My previous article proposed that Windows XP Professional’s ideal market was remote workers—especially those who spend significant time working from home—rather than corporate networks. I explained why WinXP Pro has distinct advantages over WinXP Home Edition, and I identified three main XP feature sets I think make XP pro stand out:
What follows is a brief description of each of these XP feature sets and the ways each applies specifically to home workers. Some of the features rely on options that are disabled in a domain environment, so a home computer running in a stand-alone or workgroup configuration can make full use of all of them.
Extensive support for wireless networks
Windows XP supports IEEE 802.11 standard for wireless LANs, requiring minimal configuration. This is ideal for home wireless networks, where ease of use has a higher priority than throughput or security.
XP networking includes a bridge component for network adapters that transparently connects network segments so that the home network becomes a single IP subnet. This can be particularly handy when using Internet Connection Sharing. The option has little use for corporate networks, where more sophisticating routing and bridging hardware are used.
Fast user switching
The Fast User Switching feature employs the same technology as Terminal Services but on the desktop, so that multiple users can be logged on and keep their applications open without having to log off before somebody else can use the computer. This is disabled in a domain environment and can't be used with offline files. It does require more memory (2 MB per user, plus memory for running applications, with a minimum of 128 MB of RAM recommended).
Remote Desktop also utilizes Windows 2000 Terminal Services technology, but it does so to enable users to remotely access their Windows XP Professional machine. By default, administrators can automatically connect to the remote desktop, logging out any currently connected user and locking the computer while connected (for security purposes). Additional remote desktop users can be added, but they won't be able to log off a currently connected user—the connection will be refused. When connecting directly over the Internet (rather than over a VPN), remember that this feature uses RDP (TCP port 3389), which you may need to open on any intervening routers/firewalls.
With an interface similar to most e-mail programs (Inbox, Outbox, Sent Items, etc.), the fax console is easy and intuitive to use. It includes a wizard to guide you through creating cover pages. In addition, it lets you prioritize faxes and delay sending, and you can import/export faxes to integrate with other fax programs. The Fax Monitor displays time and events related to sending and receiving faxes, including any transmission problems, and it helps determine connectivity status. This can save a remote worker from having to buy an additional fax machine.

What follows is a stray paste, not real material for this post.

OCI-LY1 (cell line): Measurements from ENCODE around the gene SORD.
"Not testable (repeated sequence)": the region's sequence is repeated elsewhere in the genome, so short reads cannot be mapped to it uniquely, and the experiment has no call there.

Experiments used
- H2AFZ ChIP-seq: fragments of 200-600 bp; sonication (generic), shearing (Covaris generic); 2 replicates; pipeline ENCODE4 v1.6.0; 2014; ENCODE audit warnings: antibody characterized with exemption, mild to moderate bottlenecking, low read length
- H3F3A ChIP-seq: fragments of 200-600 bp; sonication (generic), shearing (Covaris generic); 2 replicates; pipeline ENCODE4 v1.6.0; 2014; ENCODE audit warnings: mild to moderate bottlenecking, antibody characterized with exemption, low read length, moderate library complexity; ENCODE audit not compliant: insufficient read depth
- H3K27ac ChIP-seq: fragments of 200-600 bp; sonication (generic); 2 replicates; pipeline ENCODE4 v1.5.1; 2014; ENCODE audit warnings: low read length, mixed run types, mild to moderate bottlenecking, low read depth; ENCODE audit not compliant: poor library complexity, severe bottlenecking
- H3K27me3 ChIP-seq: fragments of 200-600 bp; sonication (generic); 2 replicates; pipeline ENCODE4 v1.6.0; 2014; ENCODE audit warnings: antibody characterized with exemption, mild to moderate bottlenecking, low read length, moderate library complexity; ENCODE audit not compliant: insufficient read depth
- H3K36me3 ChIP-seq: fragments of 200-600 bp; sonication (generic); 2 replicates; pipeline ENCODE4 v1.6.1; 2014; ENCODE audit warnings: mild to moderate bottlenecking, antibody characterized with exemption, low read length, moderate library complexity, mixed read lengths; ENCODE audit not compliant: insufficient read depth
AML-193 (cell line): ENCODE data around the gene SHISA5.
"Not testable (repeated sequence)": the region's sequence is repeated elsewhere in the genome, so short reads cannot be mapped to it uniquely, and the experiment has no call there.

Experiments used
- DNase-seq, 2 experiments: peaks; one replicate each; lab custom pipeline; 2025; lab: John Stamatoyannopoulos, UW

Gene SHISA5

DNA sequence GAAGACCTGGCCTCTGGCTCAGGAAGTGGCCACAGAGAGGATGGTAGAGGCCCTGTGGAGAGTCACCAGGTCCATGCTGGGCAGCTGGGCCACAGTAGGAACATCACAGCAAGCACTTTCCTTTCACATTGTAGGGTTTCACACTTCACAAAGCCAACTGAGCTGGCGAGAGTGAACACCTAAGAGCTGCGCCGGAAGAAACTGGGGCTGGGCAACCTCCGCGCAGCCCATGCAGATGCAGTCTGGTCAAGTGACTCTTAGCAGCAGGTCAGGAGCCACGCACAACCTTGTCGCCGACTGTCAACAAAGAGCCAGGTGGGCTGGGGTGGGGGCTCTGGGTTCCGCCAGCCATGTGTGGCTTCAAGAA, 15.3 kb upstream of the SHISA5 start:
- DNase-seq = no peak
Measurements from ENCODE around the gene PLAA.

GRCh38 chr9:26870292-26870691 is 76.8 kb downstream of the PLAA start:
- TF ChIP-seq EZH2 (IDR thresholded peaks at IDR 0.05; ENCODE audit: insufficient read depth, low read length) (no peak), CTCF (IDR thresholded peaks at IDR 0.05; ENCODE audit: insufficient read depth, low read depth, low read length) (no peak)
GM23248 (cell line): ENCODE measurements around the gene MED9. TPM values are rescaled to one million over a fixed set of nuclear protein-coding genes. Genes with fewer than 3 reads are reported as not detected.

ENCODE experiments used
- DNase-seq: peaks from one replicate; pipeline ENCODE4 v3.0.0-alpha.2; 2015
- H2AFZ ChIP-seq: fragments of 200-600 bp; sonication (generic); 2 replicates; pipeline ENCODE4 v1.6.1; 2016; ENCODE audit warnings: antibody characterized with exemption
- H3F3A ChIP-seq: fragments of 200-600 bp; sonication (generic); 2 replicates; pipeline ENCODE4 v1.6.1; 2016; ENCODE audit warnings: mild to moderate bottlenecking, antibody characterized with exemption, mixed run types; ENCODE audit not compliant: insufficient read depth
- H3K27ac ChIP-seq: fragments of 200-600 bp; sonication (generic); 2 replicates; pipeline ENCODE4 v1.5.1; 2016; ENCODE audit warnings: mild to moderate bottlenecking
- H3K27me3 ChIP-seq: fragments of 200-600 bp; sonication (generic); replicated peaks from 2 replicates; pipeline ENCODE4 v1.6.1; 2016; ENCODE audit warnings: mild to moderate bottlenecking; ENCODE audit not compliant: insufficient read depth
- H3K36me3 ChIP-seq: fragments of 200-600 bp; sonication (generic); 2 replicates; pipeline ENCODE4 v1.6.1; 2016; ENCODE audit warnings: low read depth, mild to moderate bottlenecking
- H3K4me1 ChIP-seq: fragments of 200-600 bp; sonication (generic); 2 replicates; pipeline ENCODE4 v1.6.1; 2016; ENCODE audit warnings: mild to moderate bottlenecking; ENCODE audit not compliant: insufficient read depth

Compressed (zipped) folders
This functionality is built around WinZip functionality, first seen in Windows Me and rarely mentioned in Windows XP documentation because it is assumed that NTFS compression makes this option superfluous. It works by marking a folder as compressed so that any files created or moved into that folder will become compressed and save disk space.
Home workers may find this useful when sending zipped files by e-mail or over the VPN, as well as when NTFS compression is not possible because the data needs to be accessible to older operating systems on the same machine—such as when multibooting with Win9x.
You can password-protect compressed folders (accessing them afterward will prompt for a password before uncompressing), but be forewarned: There is no password recovery option.
By automatically searching and displaying shortcuts to network resources after crawling the Entire Network, this feature makes it easy to locate available network shares and printers. NetCrawler checks for new network resources at log on or when Printers And Faxes or My Network Places is opened or refreshed. It automatically deletes these shortcuts when they are older than 48 hours. This feature is disabled in a domain and when connected via VPN or to a Terminal Server.
File and Settings Transfer wizard (or User Migration Tool)
This feature is ideal if XP is replacing rather than upgrading a computer, allowing you to transfer your familiar and frequently used settings from another computer. It can also be used for transferring settings from another new boot option on a multiboot system. If you require more control/customization, make use of the more complex but more powerful User Migration Tool. Note: This works only with Win9x and Windows Me systems and not NT 4.0 or Windows 2000.
Locally shared folders